Inside the Dome, an elite or lucky minority were protected from the Detonations. Called Pure by the fused wretches on the outside, the Dome’s residents watch and wait for a time when the Earth will heal, edible food will grow again, and they will be able to take their place in the world. Partridge is a student in the Dome Academy, and he learns that his mother, who he’d always thought died in the Detonations, may be alive. He plans to find her, no matter what, no matter that only genetically altered Special Forces soldiers ever go Outside.
Pressia is about to turn sixteen. She and her grandfather, who breathes through the blades of a small fan fused in his throat, have a plan to keep her from the OSR. They both secretly know it will never work. She will have to run away, but there’s nowhere to go.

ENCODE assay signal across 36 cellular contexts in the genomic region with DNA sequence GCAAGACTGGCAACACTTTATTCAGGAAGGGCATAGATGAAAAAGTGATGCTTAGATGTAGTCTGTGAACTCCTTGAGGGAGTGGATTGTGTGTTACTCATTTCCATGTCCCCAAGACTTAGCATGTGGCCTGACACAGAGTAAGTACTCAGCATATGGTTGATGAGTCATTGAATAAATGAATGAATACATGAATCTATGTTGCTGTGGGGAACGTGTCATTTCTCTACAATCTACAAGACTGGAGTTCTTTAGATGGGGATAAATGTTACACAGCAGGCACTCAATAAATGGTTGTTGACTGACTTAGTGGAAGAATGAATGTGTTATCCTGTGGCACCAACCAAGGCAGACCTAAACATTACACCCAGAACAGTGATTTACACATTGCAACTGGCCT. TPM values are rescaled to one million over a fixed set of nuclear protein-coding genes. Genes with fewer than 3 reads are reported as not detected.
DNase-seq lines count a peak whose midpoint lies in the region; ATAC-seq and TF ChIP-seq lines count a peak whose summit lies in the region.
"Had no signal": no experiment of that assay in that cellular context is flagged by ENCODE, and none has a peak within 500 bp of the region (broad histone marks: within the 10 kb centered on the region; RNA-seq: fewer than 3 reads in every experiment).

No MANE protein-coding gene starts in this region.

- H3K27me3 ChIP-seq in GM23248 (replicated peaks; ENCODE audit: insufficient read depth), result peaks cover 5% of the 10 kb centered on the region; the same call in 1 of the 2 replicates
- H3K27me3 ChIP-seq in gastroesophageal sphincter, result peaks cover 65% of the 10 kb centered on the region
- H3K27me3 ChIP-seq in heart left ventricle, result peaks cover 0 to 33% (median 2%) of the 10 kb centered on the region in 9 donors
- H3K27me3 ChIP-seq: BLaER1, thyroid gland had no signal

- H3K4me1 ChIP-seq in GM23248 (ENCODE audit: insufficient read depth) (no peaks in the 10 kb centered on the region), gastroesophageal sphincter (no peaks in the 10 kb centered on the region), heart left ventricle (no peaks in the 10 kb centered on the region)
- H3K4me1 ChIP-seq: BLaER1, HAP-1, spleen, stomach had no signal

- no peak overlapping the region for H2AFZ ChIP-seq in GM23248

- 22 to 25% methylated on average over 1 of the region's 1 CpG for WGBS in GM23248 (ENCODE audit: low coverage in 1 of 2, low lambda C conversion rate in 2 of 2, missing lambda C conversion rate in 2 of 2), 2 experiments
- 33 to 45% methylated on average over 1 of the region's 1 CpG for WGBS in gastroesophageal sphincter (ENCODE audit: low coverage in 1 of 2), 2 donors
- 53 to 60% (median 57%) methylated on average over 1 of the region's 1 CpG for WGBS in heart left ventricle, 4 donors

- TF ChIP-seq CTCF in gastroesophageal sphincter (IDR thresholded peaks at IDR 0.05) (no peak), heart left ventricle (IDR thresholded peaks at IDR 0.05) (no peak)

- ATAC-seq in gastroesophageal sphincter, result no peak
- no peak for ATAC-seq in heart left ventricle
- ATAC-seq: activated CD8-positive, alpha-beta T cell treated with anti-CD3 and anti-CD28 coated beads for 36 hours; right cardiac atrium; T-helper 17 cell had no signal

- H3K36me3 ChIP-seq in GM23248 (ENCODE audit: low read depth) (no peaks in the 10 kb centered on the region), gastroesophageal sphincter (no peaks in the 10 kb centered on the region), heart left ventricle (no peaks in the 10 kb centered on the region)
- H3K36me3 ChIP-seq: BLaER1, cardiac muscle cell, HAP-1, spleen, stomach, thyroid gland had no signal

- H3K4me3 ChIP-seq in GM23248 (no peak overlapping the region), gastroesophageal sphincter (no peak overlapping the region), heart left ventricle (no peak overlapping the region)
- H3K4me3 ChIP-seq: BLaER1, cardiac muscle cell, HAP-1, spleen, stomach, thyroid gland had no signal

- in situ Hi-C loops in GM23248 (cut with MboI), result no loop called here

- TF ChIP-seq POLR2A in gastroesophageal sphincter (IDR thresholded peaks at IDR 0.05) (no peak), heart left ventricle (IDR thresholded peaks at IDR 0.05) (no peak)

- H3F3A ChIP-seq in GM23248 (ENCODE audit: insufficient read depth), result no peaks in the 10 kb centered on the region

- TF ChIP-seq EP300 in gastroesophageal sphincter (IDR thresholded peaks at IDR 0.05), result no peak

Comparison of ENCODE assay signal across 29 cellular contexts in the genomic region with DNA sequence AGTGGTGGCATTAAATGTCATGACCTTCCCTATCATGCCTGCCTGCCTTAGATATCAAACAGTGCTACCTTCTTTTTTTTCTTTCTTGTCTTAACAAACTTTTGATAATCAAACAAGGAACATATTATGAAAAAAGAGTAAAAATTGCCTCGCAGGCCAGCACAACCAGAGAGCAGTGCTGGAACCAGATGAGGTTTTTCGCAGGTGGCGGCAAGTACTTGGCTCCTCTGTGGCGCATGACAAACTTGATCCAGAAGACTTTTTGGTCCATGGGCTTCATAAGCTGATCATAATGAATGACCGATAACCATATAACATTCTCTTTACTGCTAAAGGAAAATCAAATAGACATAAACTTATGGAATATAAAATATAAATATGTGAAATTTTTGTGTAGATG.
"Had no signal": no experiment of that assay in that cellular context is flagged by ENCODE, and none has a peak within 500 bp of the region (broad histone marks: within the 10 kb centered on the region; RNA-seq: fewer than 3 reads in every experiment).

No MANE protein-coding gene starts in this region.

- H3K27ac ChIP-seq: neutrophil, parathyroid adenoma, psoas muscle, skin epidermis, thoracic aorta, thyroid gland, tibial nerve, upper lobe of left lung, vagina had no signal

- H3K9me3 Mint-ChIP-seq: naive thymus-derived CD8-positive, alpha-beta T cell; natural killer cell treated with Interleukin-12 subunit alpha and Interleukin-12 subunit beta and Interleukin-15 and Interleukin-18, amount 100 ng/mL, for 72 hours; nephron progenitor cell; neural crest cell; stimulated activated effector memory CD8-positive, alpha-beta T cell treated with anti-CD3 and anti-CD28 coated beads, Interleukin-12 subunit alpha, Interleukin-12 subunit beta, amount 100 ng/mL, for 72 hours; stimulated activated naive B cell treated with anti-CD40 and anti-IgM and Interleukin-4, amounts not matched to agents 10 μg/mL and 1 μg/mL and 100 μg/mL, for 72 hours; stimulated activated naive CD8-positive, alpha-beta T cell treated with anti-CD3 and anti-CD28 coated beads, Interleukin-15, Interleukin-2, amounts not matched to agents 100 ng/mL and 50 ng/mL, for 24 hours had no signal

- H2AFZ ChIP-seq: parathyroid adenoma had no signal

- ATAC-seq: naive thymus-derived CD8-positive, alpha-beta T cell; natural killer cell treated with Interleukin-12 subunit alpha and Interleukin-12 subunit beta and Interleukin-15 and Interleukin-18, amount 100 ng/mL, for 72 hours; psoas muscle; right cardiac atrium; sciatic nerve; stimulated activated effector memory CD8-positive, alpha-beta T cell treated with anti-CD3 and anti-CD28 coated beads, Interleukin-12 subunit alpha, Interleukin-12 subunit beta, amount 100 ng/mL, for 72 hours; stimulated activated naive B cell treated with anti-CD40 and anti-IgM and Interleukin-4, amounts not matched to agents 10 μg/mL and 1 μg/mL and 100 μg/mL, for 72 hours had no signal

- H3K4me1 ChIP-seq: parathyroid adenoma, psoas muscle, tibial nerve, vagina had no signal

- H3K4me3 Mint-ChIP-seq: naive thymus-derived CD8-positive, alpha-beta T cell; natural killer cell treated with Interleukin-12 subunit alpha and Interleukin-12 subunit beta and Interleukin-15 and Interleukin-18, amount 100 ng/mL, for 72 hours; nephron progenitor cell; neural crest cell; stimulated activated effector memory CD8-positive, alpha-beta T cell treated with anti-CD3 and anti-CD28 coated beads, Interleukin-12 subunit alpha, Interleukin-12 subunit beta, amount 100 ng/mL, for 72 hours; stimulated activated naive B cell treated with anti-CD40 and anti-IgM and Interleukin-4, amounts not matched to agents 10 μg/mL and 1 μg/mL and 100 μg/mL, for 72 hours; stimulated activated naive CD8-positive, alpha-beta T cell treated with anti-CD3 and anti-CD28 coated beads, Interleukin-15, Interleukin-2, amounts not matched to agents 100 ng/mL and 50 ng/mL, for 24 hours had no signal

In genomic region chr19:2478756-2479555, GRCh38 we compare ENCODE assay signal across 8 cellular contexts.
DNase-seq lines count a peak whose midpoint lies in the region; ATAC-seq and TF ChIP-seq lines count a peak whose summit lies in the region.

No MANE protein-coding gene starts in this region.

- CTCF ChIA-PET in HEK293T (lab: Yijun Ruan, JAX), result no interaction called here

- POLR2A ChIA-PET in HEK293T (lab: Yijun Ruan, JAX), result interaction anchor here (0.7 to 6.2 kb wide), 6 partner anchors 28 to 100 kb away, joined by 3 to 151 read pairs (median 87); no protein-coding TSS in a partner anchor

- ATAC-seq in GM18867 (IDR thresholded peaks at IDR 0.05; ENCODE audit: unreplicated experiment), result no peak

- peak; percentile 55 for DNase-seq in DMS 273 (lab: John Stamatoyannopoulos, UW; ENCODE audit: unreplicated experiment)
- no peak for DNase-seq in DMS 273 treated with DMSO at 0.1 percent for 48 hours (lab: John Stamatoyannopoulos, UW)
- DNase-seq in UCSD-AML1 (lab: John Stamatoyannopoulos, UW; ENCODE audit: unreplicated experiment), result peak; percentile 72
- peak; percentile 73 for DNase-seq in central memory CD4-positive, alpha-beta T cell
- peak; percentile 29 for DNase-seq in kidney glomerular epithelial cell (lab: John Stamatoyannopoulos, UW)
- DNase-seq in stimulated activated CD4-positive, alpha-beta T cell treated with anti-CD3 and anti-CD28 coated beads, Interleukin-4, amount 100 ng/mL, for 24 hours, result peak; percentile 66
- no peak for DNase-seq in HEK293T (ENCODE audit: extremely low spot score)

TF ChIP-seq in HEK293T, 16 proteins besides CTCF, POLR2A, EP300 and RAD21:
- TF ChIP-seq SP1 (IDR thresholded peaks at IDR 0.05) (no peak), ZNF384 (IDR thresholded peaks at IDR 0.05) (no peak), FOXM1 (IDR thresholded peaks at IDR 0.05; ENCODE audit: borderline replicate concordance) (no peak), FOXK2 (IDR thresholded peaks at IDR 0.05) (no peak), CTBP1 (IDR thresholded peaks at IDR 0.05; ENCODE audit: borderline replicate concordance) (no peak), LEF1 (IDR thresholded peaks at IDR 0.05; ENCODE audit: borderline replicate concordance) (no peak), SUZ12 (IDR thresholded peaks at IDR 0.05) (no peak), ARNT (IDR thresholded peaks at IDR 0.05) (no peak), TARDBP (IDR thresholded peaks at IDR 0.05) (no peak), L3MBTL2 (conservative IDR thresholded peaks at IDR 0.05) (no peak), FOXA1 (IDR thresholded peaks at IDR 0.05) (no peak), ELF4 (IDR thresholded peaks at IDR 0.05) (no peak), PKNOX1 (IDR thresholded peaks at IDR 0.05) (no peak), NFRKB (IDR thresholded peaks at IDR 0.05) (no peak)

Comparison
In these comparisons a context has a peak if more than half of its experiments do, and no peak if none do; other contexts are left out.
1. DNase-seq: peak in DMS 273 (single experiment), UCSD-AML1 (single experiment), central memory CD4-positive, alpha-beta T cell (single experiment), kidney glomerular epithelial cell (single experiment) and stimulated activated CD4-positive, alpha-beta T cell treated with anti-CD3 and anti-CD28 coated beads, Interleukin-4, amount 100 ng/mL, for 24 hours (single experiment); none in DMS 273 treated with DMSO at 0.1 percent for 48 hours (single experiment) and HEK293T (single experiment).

Unbeknownst to Partridge and Pressia, they have something in common. They are part of a larger plan, the plan of a man being eaten alive by his own hubris. Is there anyone he will not crush in his quest to live forever?
In Pure, Baggott paints a truly grotesque apocalypse and shows that all the elements that make up hope, beauty, and love can survive the end of the world. The plotline and the characters are compelling and well-written, making this dystopian novel stand out from the slew published after Hunger Games became so popular. I found that the bizarre and unlikely visuals were best imagined in a noir graphic novel style; otherwise, the fused world is too painful-looking to visit, even in imagination.
The second book in the planned trilogy, Fuse, has just been released and added to our collection.